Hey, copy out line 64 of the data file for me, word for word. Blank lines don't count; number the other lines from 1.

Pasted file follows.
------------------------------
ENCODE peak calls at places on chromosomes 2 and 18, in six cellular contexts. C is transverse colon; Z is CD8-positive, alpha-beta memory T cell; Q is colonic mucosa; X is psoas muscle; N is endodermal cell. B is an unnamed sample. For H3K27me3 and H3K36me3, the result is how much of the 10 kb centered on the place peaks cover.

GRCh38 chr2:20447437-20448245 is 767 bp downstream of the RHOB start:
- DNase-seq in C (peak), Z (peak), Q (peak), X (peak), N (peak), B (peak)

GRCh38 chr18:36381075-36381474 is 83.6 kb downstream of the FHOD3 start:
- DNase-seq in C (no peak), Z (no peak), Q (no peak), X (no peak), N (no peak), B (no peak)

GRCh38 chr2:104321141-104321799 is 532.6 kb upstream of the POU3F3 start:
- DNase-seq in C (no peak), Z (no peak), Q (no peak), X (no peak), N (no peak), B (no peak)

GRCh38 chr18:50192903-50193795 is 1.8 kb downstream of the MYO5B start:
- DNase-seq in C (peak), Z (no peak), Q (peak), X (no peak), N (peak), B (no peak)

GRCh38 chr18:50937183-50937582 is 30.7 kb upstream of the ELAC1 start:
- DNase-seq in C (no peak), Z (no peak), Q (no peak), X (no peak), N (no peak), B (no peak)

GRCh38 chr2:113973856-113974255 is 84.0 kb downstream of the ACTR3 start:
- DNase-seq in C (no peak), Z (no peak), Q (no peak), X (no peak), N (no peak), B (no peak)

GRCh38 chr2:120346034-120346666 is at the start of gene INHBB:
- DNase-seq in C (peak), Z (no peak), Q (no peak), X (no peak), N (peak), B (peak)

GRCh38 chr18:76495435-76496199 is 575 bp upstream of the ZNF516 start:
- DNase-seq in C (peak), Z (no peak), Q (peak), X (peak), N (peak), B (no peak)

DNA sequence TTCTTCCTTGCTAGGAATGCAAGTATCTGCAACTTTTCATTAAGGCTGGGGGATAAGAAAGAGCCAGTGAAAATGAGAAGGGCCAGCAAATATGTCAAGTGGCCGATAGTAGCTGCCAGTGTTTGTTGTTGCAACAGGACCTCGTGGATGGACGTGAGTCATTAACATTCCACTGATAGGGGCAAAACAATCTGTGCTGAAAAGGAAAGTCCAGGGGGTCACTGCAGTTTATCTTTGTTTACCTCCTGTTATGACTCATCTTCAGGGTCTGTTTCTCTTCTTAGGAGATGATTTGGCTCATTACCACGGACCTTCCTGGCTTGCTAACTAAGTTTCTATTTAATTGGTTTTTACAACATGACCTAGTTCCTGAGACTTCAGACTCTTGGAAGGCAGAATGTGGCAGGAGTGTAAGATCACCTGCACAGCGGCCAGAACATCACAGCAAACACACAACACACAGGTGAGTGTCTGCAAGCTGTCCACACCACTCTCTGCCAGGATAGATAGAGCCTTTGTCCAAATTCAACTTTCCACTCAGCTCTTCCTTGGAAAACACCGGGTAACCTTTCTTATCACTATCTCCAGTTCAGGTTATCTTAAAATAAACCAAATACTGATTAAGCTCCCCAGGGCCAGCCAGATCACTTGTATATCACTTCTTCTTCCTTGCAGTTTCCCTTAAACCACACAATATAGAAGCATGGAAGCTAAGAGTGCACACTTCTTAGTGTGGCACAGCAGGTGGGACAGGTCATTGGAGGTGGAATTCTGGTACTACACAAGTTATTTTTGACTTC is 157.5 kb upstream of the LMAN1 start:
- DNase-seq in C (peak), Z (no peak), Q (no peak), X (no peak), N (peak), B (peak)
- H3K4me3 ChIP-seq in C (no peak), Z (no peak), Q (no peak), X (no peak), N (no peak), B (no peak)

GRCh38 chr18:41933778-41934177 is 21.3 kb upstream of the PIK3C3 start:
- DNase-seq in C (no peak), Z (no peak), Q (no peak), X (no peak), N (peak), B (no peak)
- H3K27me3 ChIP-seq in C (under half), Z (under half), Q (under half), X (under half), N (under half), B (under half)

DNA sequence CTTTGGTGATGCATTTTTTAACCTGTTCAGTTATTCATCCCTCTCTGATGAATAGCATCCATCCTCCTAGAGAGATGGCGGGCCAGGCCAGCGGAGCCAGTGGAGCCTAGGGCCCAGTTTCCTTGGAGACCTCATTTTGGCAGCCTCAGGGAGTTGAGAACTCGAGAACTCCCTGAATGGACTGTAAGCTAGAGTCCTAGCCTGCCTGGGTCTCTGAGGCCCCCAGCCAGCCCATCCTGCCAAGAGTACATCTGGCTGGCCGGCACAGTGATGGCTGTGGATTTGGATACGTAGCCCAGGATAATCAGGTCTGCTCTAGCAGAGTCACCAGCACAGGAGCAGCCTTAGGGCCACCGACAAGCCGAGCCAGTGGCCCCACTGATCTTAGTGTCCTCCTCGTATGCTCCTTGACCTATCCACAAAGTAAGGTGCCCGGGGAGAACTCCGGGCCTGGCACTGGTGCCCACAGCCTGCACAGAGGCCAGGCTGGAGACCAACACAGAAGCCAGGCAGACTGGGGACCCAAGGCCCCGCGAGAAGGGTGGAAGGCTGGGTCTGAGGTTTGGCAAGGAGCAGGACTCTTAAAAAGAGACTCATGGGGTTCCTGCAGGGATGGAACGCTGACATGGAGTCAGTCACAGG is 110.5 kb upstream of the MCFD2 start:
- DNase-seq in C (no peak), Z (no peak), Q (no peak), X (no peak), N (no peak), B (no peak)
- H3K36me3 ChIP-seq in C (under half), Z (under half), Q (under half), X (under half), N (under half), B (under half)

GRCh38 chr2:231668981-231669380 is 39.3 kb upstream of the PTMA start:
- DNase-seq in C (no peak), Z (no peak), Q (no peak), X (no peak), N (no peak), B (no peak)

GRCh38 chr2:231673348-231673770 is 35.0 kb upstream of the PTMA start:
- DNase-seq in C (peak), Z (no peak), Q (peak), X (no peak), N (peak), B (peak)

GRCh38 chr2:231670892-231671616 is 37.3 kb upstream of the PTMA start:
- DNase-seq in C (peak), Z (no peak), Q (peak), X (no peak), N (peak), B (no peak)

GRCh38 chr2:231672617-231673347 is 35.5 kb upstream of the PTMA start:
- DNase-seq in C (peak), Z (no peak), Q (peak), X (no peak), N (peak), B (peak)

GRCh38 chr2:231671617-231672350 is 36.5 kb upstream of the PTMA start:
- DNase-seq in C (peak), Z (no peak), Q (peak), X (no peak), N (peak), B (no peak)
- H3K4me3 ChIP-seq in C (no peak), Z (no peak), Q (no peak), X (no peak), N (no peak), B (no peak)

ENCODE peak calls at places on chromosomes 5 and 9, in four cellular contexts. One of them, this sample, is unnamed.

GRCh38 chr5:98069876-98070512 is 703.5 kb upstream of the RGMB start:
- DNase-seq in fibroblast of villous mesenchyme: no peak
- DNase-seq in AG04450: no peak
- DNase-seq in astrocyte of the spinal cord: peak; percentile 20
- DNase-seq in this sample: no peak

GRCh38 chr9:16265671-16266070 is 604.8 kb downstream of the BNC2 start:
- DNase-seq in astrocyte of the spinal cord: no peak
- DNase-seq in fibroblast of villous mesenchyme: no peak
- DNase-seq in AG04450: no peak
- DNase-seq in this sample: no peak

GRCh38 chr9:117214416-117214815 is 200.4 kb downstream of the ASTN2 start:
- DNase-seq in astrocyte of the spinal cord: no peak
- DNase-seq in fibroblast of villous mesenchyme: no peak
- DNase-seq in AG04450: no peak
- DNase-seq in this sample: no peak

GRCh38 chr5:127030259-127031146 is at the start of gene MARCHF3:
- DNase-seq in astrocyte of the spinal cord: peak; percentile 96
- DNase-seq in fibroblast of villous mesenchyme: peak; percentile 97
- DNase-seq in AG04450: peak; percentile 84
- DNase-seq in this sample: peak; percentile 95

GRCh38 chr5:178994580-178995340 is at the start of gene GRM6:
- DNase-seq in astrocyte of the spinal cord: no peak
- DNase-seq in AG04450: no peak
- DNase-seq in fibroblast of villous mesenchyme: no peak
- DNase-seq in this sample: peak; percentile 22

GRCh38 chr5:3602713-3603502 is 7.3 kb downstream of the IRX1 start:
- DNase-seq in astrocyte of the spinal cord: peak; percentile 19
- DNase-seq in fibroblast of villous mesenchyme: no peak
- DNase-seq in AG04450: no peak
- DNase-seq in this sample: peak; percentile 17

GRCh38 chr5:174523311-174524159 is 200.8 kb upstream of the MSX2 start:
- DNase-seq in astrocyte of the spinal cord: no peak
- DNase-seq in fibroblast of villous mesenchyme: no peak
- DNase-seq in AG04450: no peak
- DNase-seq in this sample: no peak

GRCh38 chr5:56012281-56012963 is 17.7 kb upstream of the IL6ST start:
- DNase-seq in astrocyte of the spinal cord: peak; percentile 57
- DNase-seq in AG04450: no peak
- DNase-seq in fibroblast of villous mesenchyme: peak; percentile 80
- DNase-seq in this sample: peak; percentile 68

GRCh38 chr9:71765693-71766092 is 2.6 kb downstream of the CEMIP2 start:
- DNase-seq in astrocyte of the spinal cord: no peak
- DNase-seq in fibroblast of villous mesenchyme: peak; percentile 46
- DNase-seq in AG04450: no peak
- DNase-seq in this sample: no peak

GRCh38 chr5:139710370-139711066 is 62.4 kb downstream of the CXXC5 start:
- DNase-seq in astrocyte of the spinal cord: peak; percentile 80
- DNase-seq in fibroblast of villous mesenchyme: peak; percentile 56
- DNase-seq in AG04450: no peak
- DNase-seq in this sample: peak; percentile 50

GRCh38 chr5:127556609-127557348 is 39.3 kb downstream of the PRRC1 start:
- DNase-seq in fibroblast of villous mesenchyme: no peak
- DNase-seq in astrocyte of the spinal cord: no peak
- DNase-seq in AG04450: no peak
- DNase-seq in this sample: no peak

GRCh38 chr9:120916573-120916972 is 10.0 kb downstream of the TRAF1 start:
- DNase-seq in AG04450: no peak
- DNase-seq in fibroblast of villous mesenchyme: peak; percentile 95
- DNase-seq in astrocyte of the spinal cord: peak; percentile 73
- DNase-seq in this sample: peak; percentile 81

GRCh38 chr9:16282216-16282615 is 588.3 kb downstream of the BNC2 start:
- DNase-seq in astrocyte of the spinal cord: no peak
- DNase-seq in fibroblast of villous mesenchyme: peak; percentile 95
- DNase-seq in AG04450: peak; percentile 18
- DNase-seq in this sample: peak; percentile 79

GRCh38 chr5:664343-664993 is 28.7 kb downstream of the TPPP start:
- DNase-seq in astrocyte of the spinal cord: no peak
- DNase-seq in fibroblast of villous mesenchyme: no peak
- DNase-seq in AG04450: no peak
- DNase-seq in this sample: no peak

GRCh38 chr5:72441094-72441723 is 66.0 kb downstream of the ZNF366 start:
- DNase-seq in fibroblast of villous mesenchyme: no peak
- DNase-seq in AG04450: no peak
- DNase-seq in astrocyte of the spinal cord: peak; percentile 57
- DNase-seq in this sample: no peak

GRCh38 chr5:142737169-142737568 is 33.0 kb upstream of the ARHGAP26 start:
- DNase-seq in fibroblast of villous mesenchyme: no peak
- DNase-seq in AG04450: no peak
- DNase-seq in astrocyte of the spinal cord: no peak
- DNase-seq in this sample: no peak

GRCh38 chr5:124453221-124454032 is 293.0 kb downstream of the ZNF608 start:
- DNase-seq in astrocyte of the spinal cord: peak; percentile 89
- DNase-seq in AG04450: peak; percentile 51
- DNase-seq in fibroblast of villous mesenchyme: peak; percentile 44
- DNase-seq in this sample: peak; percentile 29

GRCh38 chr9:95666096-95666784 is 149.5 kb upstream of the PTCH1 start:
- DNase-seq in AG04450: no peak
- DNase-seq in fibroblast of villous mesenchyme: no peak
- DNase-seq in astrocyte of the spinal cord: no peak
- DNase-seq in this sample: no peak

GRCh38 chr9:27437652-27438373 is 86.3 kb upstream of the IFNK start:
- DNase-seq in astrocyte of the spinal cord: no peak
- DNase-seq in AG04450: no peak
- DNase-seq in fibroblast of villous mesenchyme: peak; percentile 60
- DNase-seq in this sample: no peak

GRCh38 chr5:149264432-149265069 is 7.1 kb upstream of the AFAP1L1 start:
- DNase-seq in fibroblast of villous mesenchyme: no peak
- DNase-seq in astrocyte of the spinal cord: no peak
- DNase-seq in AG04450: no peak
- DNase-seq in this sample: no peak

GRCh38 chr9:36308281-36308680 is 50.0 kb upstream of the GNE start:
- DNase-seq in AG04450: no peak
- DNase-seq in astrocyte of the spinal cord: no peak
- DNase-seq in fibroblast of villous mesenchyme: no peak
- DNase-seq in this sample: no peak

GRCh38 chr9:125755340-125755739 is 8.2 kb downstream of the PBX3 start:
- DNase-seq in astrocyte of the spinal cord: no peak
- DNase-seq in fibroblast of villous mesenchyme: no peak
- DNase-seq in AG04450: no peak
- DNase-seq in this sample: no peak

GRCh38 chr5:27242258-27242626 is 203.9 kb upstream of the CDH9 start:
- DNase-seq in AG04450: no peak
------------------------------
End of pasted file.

GRCh38 chr5:3602713-3603502 is 7.3 kb downstream of the IRX1 start: